X Games, the live event created by the sports broadcaster ESPN 13 years ago, is unlike any other in the world. For a start, a crash, a spectacular bone-crunching failure, is more likely to become a talking point than a perfectly executed manoeuvre.
This year, all the buzz surrounded a jaw-dropping fall from 45 feet by the skateboarder Jake Brown in the Skateboard Big Air Final. Somehow, he scraped himself off the ramp with little more than a broken collarbone (enter "Jake Brown" on YouTube to see the clip), but the incident is still a big talking point.
However, X Games, the showcase for extreme sports (skateboarding, BMX, Moto X and Rally Car-racing), hasn't become one of the world's largest and most prestigious examples of branded content just by providing examples of magnificent "stunts gone bad".
It has evolved into a top-class sporting event in its own right, attracting the leading participants in each sport to compete for medals and prize money in an event that ranks only second to the Olympics for a majority of the participants.
And for those going along to watch the Games (this year's were staged a fortnight ago across two sites in Los Angeles), they offer a scintillating live experience. ESPN says that the event captures an enviable young male demographic, and that its US TV audience figures grew impressively this year.
Its three live shows on ESPN saw a 35 per cent increase in impacts among the male 12- to 17-year-old audience, and its Friday-night show delivered a total of 1.2 million household impacts, its highest rating for five years. ESPN executives claim that up to 267 million viewers worldwide will have viewed the X Games in one form or another.
X Games kicks off at the Staples Centre, the auditorium in LA more used to hosting rock giants such as The Rolling Stones and the WWE wrestling extravaganzas. And on finals night it's packed full of kids in caps worn backwards worshipping their skateboarding heroes.
The audience on the other side of the auditorium, in close proximity to the Moto X final (a kind of motorbike high jump), is perhaps less alluring for advertisers, but, in general, the package fits the promise. But it's at the out-of-town Home Depot Centre (where David Beckham is set to play out his career with Los Angeles Galaxy) where the X Games really come alive as an event.
On the Saturday of the Games, thousands converge on the centre for the BMX and Moto X finals. It's a festival atmosphere that's heavily branded with activity from sponsors that include Sony PlayStation, Taco Bell, New Balance and Subaru.
The emphasis is on a family day out, and the atmosphere resembles something close to a mixture of a rock festival combined with WWE wrestling, with the parents as excited as their children as they get up close and personal to heroes such as the skateboarder Tony Hawk and the BMX legend Dave Mirra.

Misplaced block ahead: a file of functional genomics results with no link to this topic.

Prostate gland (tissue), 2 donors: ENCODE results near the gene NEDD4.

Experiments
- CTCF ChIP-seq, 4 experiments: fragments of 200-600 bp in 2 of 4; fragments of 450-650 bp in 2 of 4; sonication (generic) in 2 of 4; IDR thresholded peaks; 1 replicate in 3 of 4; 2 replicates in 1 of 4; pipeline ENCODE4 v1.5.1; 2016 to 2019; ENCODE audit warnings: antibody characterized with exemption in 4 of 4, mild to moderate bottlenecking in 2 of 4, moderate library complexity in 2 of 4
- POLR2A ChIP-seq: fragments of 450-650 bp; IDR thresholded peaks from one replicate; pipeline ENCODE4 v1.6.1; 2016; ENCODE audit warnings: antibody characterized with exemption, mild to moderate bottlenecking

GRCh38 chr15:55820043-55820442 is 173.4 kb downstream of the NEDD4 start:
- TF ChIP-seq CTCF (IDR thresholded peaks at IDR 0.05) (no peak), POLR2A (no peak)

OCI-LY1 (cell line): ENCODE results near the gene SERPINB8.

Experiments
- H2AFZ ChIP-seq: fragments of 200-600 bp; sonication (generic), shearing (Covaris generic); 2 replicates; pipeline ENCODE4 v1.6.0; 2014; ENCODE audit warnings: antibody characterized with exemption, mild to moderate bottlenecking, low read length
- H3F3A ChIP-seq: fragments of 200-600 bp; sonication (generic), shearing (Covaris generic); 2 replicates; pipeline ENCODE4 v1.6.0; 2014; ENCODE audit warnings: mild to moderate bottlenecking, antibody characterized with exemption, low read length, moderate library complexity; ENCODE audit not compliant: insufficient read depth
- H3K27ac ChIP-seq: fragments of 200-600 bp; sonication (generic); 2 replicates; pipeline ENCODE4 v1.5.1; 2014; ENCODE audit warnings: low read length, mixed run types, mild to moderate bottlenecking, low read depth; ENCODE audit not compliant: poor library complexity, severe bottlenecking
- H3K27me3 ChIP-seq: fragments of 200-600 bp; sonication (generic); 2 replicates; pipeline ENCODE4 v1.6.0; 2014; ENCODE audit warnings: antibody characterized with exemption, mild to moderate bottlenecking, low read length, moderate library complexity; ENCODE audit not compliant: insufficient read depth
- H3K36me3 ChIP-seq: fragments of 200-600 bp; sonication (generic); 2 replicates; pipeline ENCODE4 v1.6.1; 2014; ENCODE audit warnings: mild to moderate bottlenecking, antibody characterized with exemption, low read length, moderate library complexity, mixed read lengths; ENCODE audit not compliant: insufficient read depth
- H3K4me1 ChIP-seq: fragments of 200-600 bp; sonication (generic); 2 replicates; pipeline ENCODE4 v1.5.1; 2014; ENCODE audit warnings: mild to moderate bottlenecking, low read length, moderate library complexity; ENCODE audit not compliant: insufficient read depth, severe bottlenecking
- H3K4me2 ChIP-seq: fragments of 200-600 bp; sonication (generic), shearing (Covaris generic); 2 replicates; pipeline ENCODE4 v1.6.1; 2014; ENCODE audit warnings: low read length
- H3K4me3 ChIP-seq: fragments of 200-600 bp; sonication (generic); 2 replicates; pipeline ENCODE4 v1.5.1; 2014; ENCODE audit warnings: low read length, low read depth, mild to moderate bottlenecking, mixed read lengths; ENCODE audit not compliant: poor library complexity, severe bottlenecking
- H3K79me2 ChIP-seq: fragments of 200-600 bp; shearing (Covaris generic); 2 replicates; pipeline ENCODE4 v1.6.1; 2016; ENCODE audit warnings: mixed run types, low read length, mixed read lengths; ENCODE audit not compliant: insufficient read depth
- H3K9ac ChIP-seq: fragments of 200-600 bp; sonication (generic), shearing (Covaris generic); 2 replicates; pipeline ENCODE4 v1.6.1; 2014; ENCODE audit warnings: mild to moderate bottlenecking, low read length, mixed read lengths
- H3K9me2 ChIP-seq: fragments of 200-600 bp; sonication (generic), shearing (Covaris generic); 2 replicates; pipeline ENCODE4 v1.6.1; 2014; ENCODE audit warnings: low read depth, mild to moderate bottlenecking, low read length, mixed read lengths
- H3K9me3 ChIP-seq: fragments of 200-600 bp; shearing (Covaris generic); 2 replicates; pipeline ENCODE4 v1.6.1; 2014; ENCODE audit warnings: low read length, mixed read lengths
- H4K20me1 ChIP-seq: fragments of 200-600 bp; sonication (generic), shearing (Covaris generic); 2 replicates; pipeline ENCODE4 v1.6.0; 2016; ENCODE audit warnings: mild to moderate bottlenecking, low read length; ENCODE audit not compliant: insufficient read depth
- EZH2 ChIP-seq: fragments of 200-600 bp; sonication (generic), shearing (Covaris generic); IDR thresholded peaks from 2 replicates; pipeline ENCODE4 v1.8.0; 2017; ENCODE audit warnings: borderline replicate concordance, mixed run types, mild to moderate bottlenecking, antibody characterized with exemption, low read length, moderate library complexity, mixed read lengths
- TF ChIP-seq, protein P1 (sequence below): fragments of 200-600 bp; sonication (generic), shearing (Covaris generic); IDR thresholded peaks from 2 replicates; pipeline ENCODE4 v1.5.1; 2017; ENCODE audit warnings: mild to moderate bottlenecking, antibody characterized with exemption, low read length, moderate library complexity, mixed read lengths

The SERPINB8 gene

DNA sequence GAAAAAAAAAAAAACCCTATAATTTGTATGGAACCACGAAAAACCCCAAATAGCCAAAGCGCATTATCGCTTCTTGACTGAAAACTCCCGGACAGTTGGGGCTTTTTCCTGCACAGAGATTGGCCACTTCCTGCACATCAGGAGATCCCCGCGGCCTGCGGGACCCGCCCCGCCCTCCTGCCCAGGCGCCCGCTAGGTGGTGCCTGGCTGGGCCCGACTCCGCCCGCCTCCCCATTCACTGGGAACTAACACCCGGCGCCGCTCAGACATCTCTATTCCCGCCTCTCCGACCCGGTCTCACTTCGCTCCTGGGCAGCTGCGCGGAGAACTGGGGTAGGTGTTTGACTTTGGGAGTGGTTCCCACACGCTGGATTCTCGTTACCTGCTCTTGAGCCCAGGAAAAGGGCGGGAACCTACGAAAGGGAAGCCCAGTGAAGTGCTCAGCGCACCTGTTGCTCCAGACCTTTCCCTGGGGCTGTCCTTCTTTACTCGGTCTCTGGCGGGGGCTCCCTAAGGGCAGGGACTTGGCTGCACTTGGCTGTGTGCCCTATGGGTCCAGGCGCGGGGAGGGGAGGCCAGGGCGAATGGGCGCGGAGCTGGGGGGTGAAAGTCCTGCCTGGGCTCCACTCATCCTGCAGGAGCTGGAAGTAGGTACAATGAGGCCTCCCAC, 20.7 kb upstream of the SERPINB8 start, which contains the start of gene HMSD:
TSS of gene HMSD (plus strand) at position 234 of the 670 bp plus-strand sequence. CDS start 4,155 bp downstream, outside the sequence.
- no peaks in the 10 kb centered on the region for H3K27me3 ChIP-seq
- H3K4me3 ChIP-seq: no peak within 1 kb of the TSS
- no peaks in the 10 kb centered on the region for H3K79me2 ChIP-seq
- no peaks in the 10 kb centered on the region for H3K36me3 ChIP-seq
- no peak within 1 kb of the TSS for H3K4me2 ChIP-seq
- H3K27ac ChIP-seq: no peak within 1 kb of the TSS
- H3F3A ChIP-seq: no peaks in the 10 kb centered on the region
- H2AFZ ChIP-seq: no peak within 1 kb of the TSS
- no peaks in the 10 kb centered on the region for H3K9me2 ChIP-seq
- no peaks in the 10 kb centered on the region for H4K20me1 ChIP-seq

As a live event, it ticks the boxes for the fans, but then that's preaching to the converted. The aim for X Games is that it will become one of the spearheads to push the globalisation of the ESPN brand.
ESPN launched in 1979 and was then acquired by the ABC network in 1984 (it is now part of Disney through the ABC ownership), and is now trying to grow its presence outside of the US via its own branded channels or licenses programming. It has partial or whole ownership of 32 networks outside of the US.
And the evolution of X Games over its 13-year history shows where the priorities for the main brand might be. X Games events have already been held in Thailand, Dubai, Shanghai and, starting next month, Mexico. Discussions are underway to take it to Australia and South Africa, where the buzz can only help both the ESPN and X Games brands.
ESPN has faced criticism that it doesn't yet have a strong foothold in Europe (although it has launched ESPN Classic and shows US sport via its NASN channel in the UK), but this is changing through acquisitions as well as channel launches. Purchasing the cricket site Cricinfo was the latest deal to be concluded.
In total, both programming and branded products, such as X Games, reach viewers in more than 190 markets globally. Russell Wolff, the executive vice-president and managing director of ESPN International, is confident about the global growth of the games and the main ESPN brand. He says of X Games: "You can't find another sporting event that has evolved so much. It's now global in nature. It's also aspirational, and for sponsors, it hits a demographic that's hard to reach."
As a major media owner, as well as owner of the X Games, ESPN has been working hard to reach this audience through multiple channels. Wolff and his team say that this year's X Games was viewed across 19 different platforms, with TV being the obvious main channel.
For the first time, large selections of live action were made available via espn.com, and ESPN signed a mobile content deal with Flo TV in the US, which provided live X Games action on mobile phones.
Now the ESPN team are grappling with the implications of this cross-platform offering in terms of justifying the value of their global audience to advertisers. It's not just about TV ratings, and the lessons learned from X Games should help ESPN develop a system to monetise media beyond TV. With this knowledge behind it, and a band of young, loyal viewers, it's unlikely to come crashing down to earth in the multi-platform age.